NotesFAQContact Us
Search Tips
Peer reviewed Peer reviewed
Direct linkDirect link
ERIC Number: EJ1046970
Record Type: Journal
Publication Date: 2014-Dec
Pages: 23
Abstractor: As Provided
ISSN: ISSN-1381-2890
Social Utility versus Social Desirability of Students' Attributional Self-Presentation Strategies
Matteucci, Maria Cristina
Social Psychology of Education: An International Journal, v17 n4 p541-563 Dec 2014
Research on impression management has shown that students can manage their social images by providing attributional self-presentation strategies (ASPSs). Based on the distinction between social desirability judgments and social utility judgments, two studies were conducted to examine the students' understanding of the impact of ASPSs both on teachers' and peers' approval and on future success. In Study 1, ninety-one undergraduate students were presented with five bogus profiles of students who based their ASPS on (a) effort, (b) ability, or (c) external attributions, (d) modesty principle, or (e) self-serving bias. They were asked to rank the profiles according to their expectations of the future academic success of each profile, and of the perceived effectiveness of the profiles in order to obtain teachers' and peers' approval. Study 2 explored how 100 high-school students and their teachers judge the same five bogus profiles of students used in the previous study. The findings reveal that the strategy based on effort attributions--rooted in the social utility dimension--is the most valued ones to pursue one's achievements goal. In conclusion, the study provides further evidence about the contribution of self-presentation concerns to individuals' causal attribution patterns for success and failure, and contribute to the theoretical debate on the dimensions underlying the social judgments.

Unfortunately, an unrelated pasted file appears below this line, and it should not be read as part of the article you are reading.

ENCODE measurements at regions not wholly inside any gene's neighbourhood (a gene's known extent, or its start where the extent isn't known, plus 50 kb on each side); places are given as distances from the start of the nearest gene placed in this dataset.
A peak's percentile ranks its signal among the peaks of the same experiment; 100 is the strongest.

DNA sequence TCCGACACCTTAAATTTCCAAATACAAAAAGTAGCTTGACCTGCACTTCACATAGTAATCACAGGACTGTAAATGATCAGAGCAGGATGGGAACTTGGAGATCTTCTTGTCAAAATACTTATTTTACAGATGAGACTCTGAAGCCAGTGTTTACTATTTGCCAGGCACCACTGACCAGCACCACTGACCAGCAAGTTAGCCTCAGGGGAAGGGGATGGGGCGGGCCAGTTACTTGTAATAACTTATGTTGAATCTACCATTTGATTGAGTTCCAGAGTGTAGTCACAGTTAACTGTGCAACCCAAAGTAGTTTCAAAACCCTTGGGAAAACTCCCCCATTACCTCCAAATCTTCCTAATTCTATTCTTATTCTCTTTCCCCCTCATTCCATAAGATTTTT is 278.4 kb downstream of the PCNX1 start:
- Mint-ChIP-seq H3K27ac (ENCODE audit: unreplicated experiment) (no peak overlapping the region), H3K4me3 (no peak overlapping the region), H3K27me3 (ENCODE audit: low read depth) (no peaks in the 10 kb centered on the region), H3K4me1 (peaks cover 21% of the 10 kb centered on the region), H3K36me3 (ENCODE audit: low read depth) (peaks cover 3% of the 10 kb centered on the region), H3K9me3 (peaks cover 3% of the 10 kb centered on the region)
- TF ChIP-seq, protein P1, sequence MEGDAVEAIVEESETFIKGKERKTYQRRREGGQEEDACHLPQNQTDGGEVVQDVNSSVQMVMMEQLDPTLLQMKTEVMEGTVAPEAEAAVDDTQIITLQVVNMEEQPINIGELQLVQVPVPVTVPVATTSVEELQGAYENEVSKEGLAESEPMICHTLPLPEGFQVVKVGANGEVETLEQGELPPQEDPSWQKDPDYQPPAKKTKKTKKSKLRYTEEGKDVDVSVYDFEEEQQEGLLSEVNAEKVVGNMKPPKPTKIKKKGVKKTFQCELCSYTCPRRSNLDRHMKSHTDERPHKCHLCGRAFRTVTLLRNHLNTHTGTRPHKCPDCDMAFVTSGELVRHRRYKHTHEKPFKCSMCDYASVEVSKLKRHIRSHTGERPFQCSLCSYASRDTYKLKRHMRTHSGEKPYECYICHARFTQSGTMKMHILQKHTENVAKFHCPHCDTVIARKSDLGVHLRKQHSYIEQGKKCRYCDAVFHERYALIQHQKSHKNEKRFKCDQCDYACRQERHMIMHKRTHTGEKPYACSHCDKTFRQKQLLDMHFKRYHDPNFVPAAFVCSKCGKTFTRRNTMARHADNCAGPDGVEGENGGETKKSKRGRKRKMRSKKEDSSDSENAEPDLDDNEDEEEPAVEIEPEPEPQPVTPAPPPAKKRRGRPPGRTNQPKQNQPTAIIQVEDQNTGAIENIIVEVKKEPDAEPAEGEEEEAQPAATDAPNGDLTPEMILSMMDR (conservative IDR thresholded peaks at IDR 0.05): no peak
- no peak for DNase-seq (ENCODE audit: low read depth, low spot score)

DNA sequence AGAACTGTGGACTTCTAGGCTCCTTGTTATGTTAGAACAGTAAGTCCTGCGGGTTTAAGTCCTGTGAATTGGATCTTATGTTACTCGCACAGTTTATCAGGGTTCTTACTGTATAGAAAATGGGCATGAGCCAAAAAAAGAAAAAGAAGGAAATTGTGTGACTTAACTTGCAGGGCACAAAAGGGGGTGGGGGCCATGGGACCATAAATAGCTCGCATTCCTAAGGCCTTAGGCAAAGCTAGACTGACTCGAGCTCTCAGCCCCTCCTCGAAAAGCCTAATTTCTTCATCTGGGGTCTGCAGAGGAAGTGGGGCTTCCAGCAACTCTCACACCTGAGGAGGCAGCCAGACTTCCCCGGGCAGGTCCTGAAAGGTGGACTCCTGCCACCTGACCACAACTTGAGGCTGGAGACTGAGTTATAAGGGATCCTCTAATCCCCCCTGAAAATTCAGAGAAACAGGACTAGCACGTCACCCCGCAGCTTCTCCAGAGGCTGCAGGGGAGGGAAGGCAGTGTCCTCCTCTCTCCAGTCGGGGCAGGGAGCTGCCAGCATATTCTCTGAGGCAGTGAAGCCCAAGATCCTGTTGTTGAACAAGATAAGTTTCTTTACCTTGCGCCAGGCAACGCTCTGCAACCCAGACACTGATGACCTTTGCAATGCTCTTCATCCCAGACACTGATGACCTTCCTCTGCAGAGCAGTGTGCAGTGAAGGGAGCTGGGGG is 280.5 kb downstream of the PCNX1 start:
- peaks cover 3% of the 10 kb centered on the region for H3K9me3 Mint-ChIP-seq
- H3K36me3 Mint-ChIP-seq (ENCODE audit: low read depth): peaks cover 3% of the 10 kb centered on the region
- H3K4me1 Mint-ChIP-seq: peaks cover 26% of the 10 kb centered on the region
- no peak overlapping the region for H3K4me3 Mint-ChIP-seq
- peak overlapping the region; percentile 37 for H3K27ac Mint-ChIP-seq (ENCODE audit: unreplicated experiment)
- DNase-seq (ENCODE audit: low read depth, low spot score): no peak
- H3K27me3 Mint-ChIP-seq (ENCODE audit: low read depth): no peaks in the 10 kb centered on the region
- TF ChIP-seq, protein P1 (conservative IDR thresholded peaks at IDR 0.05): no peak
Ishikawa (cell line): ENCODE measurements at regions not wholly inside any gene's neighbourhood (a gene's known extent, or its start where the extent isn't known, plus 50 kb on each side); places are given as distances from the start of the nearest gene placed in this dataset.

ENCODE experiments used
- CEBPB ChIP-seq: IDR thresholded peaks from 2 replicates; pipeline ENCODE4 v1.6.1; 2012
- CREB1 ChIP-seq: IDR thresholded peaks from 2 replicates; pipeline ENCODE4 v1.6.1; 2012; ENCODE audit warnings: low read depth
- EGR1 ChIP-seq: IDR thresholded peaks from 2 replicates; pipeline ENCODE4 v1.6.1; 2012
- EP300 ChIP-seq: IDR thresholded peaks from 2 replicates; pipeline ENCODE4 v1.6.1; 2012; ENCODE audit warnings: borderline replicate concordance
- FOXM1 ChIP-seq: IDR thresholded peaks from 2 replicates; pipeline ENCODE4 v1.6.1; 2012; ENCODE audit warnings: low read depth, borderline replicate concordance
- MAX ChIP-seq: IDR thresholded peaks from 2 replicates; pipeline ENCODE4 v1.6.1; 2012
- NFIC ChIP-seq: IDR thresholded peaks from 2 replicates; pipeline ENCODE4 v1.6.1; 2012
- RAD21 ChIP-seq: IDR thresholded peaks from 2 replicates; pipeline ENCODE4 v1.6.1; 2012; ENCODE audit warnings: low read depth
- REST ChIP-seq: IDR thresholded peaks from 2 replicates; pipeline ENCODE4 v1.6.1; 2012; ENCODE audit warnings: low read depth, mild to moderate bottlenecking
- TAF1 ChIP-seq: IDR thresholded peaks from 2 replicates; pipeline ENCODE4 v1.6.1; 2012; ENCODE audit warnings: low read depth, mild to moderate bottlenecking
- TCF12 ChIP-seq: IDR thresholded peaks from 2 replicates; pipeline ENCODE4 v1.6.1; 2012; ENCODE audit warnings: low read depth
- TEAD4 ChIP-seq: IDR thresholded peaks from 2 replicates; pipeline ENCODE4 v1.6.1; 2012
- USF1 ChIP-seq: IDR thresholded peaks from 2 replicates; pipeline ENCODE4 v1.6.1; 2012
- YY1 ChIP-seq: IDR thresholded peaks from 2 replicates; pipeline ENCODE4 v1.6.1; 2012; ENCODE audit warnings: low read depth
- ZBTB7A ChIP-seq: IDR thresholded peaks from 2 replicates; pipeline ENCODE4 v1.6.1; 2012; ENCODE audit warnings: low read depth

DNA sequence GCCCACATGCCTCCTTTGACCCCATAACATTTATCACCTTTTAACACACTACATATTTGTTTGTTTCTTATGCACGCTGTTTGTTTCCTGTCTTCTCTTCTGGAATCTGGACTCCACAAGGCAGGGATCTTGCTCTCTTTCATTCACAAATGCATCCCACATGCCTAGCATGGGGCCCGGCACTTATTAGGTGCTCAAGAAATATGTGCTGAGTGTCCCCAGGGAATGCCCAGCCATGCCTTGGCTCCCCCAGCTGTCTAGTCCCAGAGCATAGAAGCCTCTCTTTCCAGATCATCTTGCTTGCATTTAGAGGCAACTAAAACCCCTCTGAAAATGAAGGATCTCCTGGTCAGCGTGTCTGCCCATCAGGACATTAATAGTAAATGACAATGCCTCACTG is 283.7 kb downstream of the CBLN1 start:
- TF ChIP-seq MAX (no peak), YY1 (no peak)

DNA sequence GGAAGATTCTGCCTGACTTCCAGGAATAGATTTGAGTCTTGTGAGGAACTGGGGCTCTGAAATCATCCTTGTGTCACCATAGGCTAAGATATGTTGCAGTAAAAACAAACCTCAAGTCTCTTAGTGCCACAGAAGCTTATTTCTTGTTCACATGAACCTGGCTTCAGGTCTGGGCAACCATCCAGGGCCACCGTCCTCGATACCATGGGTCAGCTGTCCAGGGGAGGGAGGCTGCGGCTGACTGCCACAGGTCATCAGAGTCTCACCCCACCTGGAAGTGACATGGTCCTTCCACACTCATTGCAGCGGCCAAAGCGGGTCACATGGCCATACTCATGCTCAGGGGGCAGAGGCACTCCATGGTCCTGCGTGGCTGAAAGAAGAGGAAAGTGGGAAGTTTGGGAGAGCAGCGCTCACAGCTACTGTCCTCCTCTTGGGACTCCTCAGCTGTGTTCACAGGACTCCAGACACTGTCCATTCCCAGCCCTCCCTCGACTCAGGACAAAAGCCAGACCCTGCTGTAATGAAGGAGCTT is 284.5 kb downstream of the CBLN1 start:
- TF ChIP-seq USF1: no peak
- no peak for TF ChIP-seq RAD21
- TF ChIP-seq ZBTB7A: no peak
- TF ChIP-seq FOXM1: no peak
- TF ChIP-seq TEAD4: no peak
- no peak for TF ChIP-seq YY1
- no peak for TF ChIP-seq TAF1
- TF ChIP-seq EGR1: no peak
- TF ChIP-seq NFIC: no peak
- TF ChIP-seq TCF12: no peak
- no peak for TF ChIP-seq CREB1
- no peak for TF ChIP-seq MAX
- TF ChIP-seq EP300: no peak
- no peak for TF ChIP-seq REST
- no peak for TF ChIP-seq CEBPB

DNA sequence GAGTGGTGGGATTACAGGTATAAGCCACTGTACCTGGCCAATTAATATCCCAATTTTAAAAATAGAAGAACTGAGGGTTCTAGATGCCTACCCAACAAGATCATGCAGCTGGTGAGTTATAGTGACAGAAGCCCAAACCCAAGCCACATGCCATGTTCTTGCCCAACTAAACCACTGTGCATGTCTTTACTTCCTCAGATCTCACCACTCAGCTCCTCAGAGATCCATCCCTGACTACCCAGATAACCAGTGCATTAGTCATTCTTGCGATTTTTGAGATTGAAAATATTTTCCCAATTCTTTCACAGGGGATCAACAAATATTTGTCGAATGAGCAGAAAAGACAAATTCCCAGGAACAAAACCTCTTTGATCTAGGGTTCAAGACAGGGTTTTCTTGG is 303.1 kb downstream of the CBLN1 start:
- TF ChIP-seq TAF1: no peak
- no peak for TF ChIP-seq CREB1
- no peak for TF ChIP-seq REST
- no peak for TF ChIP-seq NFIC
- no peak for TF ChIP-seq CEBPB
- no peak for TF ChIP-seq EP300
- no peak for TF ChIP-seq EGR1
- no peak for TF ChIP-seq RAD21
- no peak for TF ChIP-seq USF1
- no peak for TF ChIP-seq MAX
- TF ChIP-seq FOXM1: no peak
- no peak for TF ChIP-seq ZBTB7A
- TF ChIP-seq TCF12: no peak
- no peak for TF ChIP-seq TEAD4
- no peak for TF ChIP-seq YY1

Springer. 233 Spring Street, New York, NY 10013. Tel: 800-777-4643; Tel: 212-460-1500; Fax: 212-348-4505; e-mail:; Web site:
Publication Type: Journal Articles; Reports - Research
Education Level: Higher Education; Postsecondary Education; High Schools; Secondary Education
Audience: N/A
Language: English
Sponsor: N/A
Authoring Institution: N/A
Grant or Contract Numbers: N/A